Jefferson accused Washington and Jay of treason for proposing “a treaty of alliance between England and the Anglomen of this country against the legislature and people of the United States.” In the spring of 1796, Jefferson’s ally, Robert Livingston of New York, demanded that Washington hand over all documents related to the treaty, a demand which Washington refused as “a dangerous precedent” that violated the separation of powers doctrine by extending congressional authority over the executive branch. That same year Bache’s Aurora printed documents purporting to show that Washington had accepted a bribe from the British early in the Revolutionary War, so that all along he had really been a British spy in the Benedict Arnold mode.
Other editorials in the Jeffersonian press described Washington as “a tyrannical monster” and his Farewell Address as “the loathings of a sick mind.” Washington denounced these attacks as “outrages on common decency,” saying, “The arrows of malevolence, however barbed and well pointed, never can reach the most vulnerable part of me; though, while I am up as a mark, they will be continually aimed.”
Armed insurrection broke out in 1791 and reached its apex in August, 1794, when more than seven thousand armed men gathered in Braddock’s Field outside Pittsburgh. There, they set up mock guillotines to register their solidarity with French revolutionaries and as a threat to the leaders of the Washington administration. Today, those events, which have been mis-named by historians as the “Whiskey Rebellion,” are viewed as almost a whimsical footnote in American history, but at the time the reality was quite different.
In a 1794 letter to Light-Horse Harry Lee (the Governor of Virginia), Washington is categorical in his analysis: “I consider this insurrection as the first formidable fruit of the Democratic Societies, brought forth, I believe, too prematurely for their own views, which may contribute to the annihilation of them. That these Societies were instituted by the artful and designing members primarily to sow among the people the seeds of jealousy and distrust of the government, by destroying all confidence in the administration of it, and that these doctrines have been budding and blowing ever since, is not new to anyone who is acquainted with the character of their leaders, and has been attentive to their maneuvers. I early gave it as my opinion that if these societies were not counteracted or did not fall into disesteem from the knowledge of their origin. . . they would shake the government to its foundation.”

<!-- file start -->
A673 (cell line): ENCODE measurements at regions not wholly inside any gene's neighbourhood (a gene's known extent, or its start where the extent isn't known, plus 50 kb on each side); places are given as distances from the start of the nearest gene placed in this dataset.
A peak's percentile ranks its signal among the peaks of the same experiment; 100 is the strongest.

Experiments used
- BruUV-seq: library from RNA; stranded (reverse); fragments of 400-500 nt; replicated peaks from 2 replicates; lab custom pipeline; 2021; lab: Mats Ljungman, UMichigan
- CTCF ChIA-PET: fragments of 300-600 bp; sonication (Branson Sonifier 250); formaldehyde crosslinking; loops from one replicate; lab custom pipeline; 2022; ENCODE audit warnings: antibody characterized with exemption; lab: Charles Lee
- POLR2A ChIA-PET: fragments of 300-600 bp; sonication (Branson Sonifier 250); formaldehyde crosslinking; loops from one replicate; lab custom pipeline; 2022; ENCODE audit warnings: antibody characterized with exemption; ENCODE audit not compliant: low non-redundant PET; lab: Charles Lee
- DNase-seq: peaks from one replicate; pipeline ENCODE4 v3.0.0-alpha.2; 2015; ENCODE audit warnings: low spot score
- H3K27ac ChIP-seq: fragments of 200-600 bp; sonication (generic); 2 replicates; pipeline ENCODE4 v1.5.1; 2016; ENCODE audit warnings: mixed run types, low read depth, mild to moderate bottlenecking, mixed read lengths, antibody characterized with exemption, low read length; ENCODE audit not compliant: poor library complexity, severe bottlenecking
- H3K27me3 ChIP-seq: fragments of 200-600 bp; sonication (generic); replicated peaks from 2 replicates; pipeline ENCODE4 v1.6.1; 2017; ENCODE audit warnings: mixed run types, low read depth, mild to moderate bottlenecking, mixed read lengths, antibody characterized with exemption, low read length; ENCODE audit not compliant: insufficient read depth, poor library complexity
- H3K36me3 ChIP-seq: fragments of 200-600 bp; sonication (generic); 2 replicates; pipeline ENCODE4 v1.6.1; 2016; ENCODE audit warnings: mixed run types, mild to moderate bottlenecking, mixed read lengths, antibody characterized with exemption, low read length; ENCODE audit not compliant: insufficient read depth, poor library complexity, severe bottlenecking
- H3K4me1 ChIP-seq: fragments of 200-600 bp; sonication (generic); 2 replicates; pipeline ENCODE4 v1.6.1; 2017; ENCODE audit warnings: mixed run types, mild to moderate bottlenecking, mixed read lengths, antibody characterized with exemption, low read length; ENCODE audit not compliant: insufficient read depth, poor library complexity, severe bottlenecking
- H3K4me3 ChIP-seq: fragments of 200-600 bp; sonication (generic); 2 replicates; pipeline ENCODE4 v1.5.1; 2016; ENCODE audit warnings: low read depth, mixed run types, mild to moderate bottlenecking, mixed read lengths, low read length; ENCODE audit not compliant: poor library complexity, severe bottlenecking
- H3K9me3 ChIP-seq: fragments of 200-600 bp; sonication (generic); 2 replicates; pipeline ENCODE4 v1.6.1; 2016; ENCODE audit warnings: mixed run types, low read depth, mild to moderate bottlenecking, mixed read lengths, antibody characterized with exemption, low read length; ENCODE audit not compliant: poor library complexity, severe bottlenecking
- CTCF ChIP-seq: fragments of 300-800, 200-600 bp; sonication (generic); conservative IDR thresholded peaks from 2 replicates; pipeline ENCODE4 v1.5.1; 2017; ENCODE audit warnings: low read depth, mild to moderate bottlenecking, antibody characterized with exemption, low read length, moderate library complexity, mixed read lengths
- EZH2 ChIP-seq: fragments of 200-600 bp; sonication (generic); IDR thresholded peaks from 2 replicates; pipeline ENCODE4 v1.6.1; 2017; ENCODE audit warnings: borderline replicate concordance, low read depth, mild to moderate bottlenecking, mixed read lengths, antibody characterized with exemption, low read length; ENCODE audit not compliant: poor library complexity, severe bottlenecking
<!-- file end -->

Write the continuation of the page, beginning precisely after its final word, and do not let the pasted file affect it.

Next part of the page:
Later that same year, in a speech to Congress, Washington did not hesitate to denounce “certain self-created societies” as “the fomenters” of the insurrection. The Democratic Societies to which Washington refers were all created by Jefferson and his allies, beginning in 1793, based in the south but with numerous chapters throughout the nation, all of which unleashed riots, protests, and killings, modeled on the Jacobin clubs of “revolutionary” France.